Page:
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Chap25 - Chapter 25 Warrants and Convertibles 25.1 a A...

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Unformatted text preview: Chapter 25: Warrants and Convertibles 25.1 a. A warrant is a security that gives its holder the right, but not the obligation, to buy shares of common stock directly from a company at a fixed price for a given period of time. Each warrant specifies the number of shares of stock that the holder can buy, the exercise price, and the expiration date. b. A convertible bond is a bond that may be converted into another form of security, typically common stock, at the option of the holder at a specified price for a specified period of time. 25.3 a. The primary difference between warrants and call options is that, when warrants are exercised, the firm issues new shares. Both the purchase price and the exercise price of a warrant are received by the firm and increase the value of its assets. Unless a firm is selling calls on its own shares, this does not hold true for options. b. When call options are exercised, the number of shares the firm has outstanding remains unchanged. Shares of the company’s stock are simply transferred from one individual to another. When warrants are exercised, however, the number of shares outstanding increases. This results in the value of the firm being spread out over a larger number of shares, often leading to a decrease in value of each individual share. The decrease in the per-share price of a company’s stock due to a greater number of shares outstanding is known as dilution . 25.4 a. Before the warrant was issued, Survivor’s assets were worth $3,500 (= 7 oz of platinum * $500 per oz). Since there are only two shares of common stock outstanding, each share is worth $1,750 (= $3,500 / 2 shares). b. When the warrant was issued, the firm received $500 from Tina, increasing the total value of the firm’s assets to $4,000 (= $3,500 + $500). If the two shares of common stock were the only outstanding claims on the firm’s assets, each share would be worth $2,000 (= $4,000 / 2 shares). However, since the warrant gives Tina a claim on the firm’s assets worth $500, the value of the firm’s assets available to stockholders is only $3,500 (= $4,000 - $500). Since there are two shares outstanding, Survivor’s value per share remains at $1,750 (= $3,500 / 2 shares) after the warrant issue. Note that the firm uses Tina’s $500 to purchase one more ounce of platinum. c. If the price of platinum is $520 per ounce, the total value of the firm’s assets is $4,160 (= 8 oz of platinum * $520 per oz). If Tina does not exercise her warrant, the value of the firm’s assets would remain at $4,160 and there would be two shares of common stock outstanding....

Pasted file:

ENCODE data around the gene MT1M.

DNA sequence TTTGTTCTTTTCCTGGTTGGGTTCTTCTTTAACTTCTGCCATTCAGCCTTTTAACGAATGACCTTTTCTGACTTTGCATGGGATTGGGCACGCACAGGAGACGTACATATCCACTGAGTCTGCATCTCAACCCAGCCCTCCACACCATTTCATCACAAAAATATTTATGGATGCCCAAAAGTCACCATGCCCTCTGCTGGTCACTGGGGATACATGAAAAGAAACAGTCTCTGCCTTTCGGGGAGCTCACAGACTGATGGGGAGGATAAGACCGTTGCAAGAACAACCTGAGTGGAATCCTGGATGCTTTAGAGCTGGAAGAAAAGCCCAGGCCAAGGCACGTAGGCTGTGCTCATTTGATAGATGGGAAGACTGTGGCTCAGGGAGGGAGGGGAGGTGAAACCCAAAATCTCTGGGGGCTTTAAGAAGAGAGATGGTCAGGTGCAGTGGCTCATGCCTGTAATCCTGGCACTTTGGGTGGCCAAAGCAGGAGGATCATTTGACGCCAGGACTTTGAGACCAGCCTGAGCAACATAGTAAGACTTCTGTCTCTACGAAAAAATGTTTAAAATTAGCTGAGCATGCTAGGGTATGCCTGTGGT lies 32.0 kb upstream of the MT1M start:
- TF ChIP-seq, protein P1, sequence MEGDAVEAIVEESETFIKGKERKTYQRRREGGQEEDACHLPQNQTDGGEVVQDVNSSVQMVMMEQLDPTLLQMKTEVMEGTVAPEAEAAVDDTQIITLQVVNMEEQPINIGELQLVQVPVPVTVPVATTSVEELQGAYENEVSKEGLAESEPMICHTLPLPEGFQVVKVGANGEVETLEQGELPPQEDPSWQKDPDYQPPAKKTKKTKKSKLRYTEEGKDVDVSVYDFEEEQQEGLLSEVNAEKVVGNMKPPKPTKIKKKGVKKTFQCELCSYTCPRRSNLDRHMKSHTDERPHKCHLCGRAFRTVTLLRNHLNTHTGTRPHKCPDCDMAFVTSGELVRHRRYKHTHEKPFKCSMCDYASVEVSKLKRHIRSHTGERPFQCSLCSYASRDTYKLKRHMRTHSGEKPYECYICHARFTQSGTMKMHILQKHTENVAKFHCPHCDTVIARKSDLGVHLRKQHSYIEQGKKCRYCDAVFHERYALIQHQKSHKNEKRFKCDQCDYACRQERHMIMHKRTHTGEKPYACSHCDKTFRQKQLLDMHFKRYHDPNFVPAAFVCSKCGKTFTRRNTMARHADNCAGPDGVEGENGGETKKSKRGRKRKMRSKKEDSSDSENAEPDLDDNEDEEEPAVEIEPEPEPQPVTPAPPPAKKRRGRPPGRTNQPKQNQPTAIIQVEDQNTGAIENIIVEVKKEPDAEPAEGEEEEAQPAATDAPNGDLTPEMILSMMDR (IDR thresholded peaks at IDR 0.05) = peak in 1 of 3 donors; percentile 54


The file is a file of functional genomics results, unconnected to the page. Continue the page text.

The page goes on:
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Chap25 - Chapter 25 Warrants and Convertibles 25.1 a A...

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